given by third parties after the date of marriage are excluded:
FLA, s. 4(2)1.2
F. The Husband’s Other Arguments
 The husband also advanced other attacks on the trial
judge’s equalization calculations.
 First, he argued that certain assets, particularly some
real property in Iran, were not appraised. He submits that this
resulted in inaccurate determinations of the parties’ respective
obligations. The trial judge found that these assets belonged to
the husband. As such, it was his responsibility to provide
appraisals for those assets: Family Law Rules, O. Reg. 114/99,
rule 13(3.3) (as they appeared from June 10, 2015 to June 22,
2016). Though there were no appraisals, the trial judge’s valuation of the assets was not arbitrary. He used what he found to
be their purchase price for their value, which was substantially
less than what the wife claimed in her evidence. As such,
the husband benefitted from this determination since it reduced
 Second, the husband submitted the trial judge double-counted the effect of the maher payment on the husband’s NFP
as the Form 13B Financial Statement in the trial record shows
the maher payment both as an excluded asset and a debt existing on the date of marriage. While this is so, the resulting numbers indicate the trial judge treated the maher payment solely as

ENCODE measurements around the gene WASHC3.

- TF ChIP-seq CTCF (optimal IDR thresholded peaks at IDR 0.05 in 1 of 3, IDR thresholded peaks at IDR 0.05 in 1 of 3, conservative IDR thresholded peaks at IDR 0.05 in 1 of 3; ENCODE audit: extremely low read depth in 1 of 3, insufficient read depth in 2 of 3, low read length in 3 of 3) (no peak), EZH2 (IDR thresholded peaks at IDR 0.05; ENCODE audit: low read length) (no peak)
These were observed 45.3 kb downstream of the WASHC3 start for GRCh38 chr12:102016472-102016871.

Third, he submits there was an inadequate evidentiary
base for the post-separation adjustments. I do not agree. The
trial judge was entitled to accept the testimony and documentary evidence of the wife. There is no basis for interfering with
these factual determinations by the trial judge.
G. The Equalization Payment in this Case
 The maher payment must be included in NFP and the
equalization order varied as a result. The wife’s Form 13B
Financial Statement in the record was not calculated correctly.
2 See, also, Berta v. Berta,  O.J. No. 3069, 2015 ONSC 1493 (S.C.J.),
at para. 21, revd on other grounds (2015), 128 O.R. (3d) 730,  O.J.
No. 6844, 2015 ONCA 918, where the trial judge held that the wife’s position that gifts from her husband during marriage were excluded from NFP
“had no chance of success in law”. This court reversed the costs award on
other grounds, but agreed, at paras. 95-96, with the trial judge that the
wife’s “untenable positions regarding the parties’ NFPs” was “amply supported by the evidentiary record”.